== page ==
GNU/Linux is a fantastically secure Operating System (given many of the alternatives). However, like any security measure, it is only as strong as the humans operating and administering it. What use is the world’s strongest lock on your front door if you leave a window open? Alternatively, what good is locking the door if the lock can be thwarted by sliding a credit card through it?
Before getting into security, please view the Ubuntu Server Guide (PDF). You’ll also want to review Ubuntu’s Security wiki article. This is going to be a long one, so here we go.
One of the many responsibilities of being a System Administrator with A Small Orange’s Operations team is to keep up with security issues. Because of this, I go to a lot of security conferences (“hacker cons“)- where exploits new, old, and clandestine are revealed to like-minded individuals. Many (most, if not all) of these individuals are not there to gain information on how to break into systems, but rather are security professionals interested in learning what attacks are in the wild in order to protect themselves against them (even FBI and other law enforcement agents attend these conventions to learn and share their knowledge!). You also learn some neat things in hacking “real life”- for instance, thanks to friends at TOOOL I know how to pick locks. It’s SUPER handy for when you lock your keys inside your car or house (and, admittedly, it happens to me a lot). Many of the people presenting are “pentesters“. It’s assumed and expected that any and all knowledge you gain from these conventions is to be used for good and not evil. For an analogy, if you know how cars work you can either fix them for people or you can sabotage them. Sabotaging people’s cars is generally frowned upon by mechanics and engineers.
Now with that aside, let’s talk about what this article sets out to do and what it does not set out to do.
This article aims to:
What this article does NOT set out to do:
Got it? Great! Let’s move on to the juicy details.
Passwords are a series of (hopefully) random characters that make up a complex sequence. Passphrases are a combination of words that make up that sequence. It is generally considered that long passphrases are more secure than passwords, but that is still being debated. It’s safe to assume that for most attacks (both bruteforce and dictionary attacks), however, a passphrase of seven words or longer that doesn’t resemble normal speech patterns is sufficient.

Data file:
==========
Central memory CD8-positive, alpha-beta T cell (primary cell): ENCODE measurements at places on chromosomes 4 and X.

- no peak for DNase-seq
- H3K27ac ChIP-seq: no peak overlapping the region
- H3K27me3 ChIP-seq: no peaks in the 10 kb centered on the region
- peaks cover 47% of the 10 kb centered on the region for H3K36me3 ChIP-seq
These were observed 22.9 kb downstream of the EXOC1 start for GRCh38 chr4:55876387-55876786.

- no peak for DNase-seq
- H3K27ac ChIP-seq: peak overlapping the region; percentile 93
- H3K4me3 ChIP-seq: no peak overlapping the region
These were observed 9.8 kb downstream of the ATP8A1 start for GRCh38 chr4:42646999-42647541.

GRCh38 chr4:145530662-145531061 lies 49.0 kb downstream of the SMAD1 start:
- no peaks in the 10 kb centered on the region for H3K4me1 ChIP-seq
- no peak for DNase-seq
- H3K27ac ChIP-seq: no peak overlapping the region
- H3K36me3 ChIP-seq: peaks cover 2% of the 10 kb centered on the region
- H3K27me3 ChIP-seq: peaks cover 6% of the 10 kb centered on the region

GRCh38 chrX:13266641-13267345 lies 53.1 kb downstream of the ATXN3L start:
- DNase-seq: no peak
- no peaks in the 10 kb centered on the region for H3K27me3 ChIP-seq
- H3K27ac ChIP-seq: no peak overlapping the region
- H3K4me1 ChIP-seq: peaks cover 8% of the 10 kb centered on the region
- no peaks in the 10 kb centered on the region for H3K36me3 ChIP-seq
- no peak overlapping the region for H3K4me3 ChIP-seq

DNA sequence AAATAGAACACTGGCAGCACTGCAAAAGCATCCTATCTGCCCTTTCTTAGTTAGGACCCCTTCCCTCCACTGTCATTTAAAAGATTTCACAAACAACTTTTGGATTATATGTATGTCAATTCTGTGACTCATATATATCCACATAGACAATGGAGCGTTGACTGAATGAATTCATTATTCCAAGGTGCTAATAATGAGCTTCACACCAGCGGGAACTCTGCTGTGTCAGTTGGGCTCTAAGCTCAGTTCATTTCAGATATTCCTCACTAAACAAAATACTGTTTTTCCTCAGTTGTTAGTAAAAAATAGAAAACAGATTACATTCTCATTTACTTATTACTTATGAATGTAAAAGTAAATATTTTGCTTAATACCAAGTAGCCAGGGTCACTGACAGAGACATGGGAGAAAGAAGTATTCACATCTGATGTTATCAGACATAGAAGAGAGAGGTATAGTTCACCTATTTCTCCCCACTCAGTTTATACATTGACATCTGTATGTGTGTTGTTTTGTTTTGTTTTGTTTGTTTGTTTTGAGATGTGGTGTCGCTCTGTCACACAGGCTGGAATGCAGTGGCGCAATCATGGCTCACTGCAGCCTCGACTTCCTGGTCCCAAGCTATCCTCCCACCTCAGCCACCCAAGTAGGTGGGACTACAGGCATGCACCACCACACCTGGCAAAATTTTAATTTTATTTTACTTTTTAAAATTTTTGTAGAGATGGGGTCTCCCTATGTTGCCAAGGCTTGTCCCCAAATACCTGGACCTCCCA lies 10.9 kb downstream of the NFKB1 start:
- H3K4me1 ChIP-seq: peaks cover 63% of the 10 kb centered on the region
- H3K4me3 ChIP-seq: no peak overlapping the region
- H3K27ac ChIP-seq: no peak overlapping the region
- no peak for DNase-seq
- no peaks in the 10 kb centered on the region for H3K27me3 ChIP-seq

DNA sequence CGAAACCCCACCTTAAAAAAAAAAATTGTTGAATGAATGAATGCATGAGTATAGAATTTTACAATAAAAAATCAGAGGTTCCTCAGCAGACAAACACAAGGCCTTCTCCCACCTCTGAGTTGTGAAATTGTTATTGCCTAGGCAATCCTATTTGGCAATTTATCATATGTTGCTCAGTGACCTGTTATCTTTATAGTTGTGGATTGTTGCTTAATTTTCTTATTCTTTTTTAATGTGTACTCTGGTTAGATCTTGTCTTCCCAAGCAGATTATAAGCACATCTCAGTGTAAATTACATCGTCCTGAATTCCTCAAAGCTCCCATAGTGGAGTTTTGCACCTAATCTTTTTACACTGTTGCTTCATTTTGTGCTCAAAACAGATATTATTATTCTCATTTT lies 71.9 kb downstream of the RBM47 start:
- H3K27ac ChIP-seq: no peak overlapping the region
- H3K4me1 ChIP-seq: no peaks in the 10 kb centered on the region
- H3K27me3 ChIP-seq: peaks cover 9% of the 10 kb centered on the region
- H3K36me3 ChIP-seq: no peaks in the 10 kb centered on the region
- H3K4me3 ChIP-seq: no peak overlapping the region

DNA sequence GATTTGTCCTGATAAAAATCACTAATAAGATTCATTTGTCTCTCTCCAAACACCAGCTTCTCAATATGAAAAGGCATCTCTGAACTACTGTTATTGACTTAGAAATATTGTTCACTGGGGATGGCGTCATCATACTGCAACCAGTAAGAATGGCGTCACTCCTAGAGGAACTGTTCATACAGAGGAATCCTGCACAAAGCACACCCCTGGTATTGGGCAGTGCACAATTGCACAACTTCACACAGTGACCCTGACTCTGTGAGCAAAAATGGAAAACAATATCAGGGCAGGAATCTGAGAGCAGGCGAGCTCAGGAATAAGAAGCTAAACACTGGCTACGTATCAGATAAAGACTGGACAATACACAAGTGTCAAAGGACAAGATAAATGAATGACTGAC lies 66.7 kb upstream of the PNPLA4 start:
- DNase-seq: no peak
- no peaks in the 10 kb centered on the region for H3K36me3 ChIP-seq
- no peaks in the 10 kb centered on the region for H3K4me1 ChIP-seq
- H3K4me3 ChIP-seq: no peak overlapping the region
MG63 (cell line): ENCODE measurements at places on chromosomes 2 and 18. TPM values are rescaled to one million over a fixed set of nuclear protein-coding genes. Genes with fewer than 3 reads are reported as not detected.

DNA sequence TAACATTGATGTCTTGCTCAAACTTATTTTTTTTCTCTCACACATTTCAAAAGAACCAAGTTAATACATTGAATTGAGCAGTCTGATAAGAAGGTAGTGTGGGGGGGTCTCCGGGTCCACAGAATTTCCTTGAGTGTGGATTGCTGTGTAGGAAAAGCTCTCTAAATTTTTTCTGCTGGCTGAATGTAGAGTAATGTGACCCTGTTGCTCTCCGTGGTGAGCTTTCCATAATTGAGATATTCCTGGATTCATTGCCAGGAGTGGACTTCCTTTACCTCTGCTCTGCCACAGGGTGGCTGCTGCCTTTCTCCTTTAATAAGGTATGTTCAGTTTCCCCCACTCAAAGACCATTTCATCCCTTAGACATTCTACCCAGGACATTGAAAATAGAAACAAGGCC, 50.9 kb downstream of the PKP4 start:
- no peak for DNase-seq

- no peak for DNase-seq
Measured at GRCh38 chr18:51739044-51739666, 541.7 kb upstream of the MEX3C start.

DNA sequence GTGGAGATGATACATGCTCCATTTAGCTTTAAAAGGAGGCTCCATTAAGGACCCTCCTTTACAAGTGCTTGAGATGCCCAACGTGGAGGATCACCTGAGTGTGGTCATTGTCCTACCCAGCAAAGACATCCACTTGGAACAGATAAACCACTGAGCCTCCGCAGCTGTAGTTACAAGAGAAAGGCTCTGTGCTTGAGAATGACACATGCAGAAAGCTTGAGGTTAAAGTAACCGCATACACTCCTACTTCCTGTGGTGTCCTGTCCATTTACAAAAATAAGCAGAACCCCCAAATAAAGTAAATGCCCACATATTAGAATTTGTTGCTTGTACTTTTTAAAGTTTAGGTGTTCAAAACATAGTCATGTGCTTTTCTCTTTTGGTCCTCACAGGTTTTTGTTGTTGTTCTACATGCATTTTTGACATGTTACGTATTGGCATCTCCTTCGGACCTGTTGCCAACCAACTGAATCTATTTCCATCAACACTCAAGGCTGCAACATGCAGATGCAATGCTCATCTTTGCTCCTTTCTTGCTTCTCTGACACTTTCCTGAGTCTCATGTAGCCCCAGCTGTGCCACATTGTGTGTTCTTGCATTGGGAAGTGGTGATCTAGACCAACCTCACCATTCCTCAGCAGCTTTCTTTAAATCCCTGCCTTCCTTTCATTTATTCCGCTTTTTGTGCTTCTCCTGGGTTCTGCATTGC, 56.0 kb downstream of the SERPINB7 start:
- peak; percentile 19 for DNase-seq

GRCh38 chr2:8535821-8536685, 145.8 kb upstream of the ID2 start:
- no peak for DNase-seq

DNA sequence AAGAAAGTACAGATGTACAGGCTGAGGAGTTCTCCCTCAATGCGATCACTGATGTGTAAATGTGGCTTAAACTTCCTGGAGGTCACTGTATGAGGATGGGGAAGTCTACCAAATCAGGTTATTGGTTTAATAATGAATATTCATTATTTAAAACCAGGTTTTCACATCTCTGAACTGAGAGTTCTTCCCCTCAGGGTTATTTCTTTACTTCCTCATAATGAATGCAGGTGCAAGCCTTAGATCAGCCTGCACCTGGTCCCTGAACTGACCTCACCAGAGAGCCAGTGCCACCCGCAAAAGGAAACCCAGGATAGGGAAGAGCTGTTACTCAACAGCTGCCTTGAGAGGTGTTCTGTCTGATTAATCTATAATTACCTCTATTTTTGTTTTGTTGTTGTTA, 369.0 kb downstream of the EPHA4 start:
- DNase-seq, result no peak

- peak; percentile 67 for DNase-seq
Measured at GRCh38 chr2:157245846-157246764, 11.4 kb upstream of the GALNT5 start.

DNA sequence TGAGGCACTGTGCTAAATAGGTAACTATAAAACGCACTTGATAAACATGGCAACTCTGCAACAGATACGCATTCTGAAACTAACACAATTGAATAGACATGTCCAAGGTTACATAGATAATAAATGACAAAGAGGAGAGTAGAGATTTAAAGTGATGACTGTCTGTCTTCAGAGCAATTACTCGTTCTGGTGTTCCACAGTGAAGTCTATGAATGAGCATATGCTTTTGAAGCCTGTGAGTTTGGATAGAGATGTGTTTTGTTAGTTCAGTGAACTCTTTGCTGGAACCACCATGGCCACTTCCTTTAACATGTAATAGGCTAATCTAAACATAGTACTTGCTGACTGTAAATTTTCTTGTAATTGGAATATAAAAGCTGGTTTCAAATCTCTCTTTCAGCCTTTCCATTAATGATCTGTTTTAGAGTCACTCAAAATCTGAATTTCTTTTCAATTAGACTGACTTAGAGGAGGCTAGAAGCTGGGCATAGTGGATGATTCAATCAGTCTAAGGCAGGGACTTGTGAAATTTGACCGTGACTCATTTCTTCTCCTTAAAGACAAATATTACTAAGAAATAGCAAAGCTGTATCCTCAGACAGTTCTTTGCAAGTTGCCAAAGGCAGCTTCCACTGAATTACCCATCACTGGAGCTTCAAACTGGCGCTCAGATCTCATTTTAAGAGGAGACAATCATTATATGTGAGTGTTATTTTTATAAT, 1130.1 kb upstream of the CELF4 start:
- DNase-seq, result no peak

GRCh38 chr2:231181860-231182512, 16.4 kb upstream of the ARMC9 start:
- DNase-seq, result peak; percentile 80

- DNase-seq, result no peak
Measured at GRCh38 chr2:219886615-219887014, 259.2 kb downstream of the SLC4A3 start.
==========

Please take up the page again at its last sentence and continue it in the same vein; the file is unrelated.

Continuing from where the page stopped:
Generally, A Small Orange will never need your password/passphrase. There may be fringe cases where we request it (notably if it regards a particular web application e.g. WordPress) to troubleshoot, but for 95%+ cases we won’t need it. Be sure to follow this advice when using your passwords/passphrases, and this article has a lot of information on how to choose strong passwords (I personally use pwgen– typically with the command
pwgen -sy 26 1 – to create randomized strong passwords).
Hey, remember when I told y’all about how you can use SSH to connect to your server’s terminal? Well, now we’re going to focus on how to lock down SSH even more. Using a strong password is good, but not even giving an attacker the chance to bruteforce or dictionary attack your password is even better!
SSH supports public key authorization, or “pubkey auth” (Ubuntu article). This means that if you lock SSH down to only authorized keys, you can disable password logins- thus effectively thwarting both bruteforce AND dictionary attacks. A Small Orange staff has keys installed by default on new servers so we can gain access to your servers without needing to reboot them- typically, if you need to reset your root password or the like. Ubuntu has specific details on setting this up server-side, starting with how to edit and apply SSH settings.
First, we need to get pubkey authentication working.
ssh-keygen -t rsa -b 4096#Note: you can just hit enter for each of the questions asked to accept the defaults. It is recommended that you set a password for your key.
cat ~/.ssh/id_rsa.pub#Note: be sure that you cat id_rsa.pub and not id_rsa. The .pub file is your public key, which can be safely redistributed. The file without the .pub at the end is your private key, and that should never leave your computer or be seen by others.
mkdir -p /root/.ssh ; chmod 700 /root/.ssh
ssh-copy-id -i ~/.ssh/id_rsa root@YOUR-SERVER-IPbut this may fail (I can’t recall offhand if Mac OS X has ssh-copy-id). If it fails, follow the instructions below. If it succeeds, you can skip them.
scp ~/.ssh/id_rsa.pub root@YOUR-SERVER-IP:/root/mykey
cat /root/mykey >> /root/.ssh/authorized_keys ; chmod 600 /root/.ssh/authorized_keys ; rm /root/mykey
Again, Windows requires some different steps made possible via the PuTTY suite. See my original SSH article for installation instructions; make sure you install the installer.exe version as this will include all tools we need.
And you’re done! Now, close your connection (type
exit to exit the server shell if you’re logged in) and attempt to SSH in again. It should ask you for your key password, if you set one. If not, it shouldn’t ask for a password at all. Have no fear, this is expected and normal behaviour- it means the server authenticated your server based on the key you’re using and thus didn’t need you to put your server’s root password in.
Now, what was the point of all that? Technically, we’re only half finished.
Stay tuned for the conclusion tomorrow!
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